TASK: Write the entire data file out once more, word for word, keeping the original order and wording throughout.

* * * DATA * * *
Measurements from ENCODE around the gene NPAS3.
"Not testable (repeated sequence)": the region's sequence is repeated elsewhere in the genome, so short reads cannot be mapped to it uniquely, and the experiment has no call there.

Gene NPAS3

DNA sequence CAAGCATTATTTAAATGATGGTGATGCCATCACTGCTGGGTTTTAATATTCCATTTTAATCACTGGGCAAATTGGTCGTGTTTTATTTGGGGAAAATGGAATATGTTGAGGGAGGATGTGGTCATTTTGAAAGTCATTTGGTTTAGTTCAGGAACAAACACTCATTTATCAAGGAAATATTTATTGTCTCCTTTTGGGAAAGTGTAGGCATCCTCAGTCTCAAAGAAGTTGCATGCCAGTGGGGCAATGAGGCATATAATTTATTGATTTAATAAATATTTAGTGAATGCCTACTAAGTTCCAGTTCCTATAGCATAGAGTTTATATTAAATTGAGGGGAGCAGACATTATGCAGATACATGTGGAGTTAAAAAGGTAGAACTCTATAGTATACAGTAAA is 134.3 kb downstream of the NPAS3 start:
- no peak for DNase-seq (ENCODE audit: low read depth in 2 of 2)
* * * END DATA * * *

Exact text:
Measurements from ENCODE around the gene NPAS3.
"Not testable (repeated sequence)": the region's sequence is repeated elsewhere in the genome, so short reads cannot be mapped to it uniquely, and the experiment has no call there.

Gene NPAS3

DNA sequence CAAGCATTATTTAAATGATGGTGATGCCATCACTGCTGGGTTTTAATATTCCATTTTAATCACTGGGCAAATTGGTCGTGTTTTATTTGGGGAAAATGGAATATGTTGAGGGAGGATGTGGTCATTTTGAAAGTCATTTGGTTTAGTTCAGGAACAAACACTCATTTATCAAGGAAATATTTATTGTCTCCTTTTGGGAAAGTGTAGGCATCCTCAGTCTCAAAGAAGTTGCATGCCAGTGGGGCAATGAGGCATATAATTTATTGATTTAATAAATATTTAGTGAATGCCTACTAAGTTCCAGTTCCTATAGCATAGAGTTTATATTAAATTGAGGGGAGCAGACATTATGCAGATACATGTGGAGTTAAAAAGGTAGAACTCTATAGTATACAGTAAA is 134.3 kb downstream of the NPAS3 start:
- no peak for DNase-seq (ENCODE audit: low read depth in 2 of 2)